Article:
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Despite pleas, Council OKs ordinance

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Lennar Homes to develop TreeTops

Christopher Sardelli

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csardelli@thelancasternews.com

For the better part of an hour Monday night, Dec. 8, an anxious, impassioned group of Van Wyck residents and TreeTops camp supporters made their feelings known to county officials about a proposed plan to develop the former camp property along Van Wyck Road.

One by one they urged Lancaster County Council to put the brakes on a trio of ordinances that would pave the way for developer Lennar Carolinas to transform the roughly 613-acre property into a large, age-restricted neighborhood called Preserve at TreeTops and featuring a planned 835 homes.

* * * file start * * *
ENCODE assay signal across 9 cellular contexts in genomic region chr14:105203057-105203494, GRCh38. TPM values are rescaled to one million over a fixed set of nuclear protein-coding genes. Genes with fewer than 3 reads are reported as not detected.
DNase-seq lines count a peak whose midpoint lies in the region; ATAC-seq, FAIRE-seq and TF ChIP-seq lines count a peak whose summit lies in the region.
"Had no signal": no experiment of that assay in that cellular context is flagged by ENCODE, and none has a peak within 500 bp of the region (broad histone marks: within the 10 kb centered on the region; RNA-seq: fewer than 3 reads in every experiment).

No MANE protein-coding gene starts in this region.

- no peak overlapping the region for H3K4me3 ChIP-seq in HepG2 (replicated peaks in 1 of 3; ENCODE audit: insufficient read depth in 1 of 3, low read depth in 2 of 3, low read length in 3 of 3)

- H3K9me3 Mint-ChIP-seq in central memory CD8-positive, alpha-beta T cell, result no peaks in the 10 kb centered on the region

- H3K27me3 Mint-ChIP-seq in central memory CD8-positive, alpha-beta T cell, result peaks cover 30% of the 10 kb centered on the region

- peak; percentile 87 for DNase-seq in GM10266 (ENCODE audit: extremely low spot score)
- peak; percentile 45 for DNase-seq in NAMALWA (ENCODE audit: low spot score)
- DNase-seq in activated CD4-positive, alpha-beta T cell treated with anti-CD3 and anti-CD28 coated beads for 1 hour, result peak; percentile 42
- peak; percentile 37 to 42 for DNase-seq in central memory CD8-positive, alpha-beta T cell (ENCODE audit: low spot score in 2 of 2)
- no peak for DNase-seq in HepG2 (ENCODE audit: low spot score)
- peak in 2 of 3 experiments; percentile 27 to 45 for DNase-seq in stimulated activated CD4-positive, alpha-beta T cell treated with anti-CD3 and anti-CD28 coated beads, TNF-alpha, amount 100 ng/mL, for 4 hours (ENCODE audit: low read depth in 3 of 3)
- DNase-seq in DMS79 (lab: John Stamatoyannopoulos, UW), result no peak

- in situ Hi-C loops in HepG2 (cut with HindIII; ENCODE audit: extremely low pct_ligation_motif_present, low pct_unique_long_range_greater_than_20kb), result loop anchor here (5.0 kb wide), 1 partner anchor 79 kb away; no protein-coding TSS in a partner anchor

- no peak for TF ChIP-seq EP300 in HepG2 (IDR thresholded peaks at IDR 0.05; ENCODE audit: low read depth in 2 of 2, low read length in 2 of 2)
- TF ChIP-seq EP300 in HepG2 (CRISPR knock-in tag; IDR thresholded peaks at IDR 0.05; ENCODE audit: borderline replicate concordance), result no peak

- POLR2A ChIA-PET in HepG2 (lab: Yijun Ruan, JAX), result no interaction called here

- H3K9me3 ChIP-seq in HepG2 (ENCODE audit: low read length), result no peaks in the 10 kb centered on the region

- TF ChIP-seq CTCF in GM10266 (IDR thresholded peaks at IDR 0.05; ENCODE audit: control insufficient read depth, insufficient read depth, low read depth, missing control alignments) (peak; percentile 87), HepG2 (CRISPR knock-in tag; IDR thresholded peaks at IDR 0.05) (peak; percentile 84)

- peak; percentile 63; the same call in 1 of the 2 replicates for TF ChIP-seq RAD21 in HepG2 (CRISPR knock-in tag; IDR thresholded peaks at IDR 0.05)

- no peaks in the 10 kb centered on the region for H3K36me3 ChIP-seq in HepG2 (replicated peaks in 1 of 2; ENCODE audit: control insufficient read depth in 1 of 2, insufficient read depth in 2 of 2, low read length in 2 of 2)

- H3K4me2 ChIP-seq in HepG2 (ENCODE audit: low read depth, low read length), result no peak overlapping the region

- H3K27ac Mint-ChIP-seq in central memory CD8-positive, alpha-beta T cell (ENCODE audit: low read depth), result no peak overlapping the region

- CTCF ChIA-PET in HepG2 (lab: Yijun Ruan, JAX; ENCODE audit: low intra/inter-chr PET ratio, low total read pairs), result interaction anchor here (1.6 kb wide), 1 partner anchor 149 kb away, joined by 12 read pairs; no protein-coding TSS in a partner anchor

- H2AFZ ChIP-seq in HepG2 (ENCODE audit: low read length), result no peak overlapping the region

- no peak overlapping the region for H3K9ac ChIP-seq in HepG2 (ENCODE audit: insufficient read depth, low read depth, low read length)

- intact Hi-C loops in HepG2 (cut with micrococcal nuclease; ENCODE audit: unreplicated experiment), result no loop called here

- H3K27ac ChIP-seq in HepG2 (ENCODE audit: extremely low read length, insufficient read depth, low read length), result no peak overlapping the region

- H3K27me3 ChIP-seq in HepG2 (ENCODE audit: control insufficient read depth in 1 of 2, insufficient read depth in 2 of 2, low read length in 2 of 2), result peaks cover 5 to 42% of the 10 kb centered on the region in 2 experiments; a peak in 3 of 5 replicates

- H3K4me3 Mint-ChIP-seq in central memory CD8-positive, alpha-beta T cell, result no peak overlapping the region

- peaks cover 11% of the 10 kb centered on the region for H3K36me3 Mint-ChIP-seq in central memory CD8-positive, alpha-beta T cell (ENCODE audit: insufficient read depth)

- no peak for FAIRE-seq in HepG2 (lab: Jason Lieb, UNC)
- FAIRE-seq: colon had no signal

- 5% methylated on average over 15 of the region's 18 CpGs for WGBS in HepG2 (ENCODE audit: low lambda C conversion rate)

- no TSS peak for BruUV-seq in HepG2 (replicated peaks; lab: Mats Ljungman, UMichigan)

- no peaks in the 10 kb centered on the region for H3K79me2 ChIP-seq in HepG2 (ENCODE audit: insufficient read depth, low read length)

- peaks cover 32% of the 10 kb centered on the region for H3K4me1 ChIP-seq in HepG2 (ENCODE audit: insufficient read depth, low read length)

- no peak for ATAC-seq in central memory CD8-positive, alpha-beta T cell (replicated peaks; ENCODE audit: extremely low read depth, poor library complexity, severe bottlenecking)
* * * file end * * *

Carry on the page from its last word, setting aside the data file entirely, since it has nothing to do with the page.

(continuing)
Despite their pleas, though, council members ultimately approved final reading of all three ordinances, allowing Lennar’s plans for the property to move forward.

About an hour before the votes, Lancaster resident Ben White told council he believed the plans for the TreeTops property went against the intent of the original owner, Fort Mill businessman and philanthropist Fred C. Wikoff Jr.

“I feel there’s been malfeasance and breach of trust that should be investigated. I ask you to ask the attorney general to do an investigation of this,” White said. “I question a bunch of things this Thompson organization has made public.”

White was referencing the property’s current owner and seller, Mathews, N.C.-based Thompson Child and Family Focus, a 125-year-old nonprofit that took over the camp in 2008.

Van Wyck resident J.R. Wilt, who has made the bi-monthly trip to council’s meetings during the last two years to speak against developing the property, said succinctly it would be “an extremely bad idea.”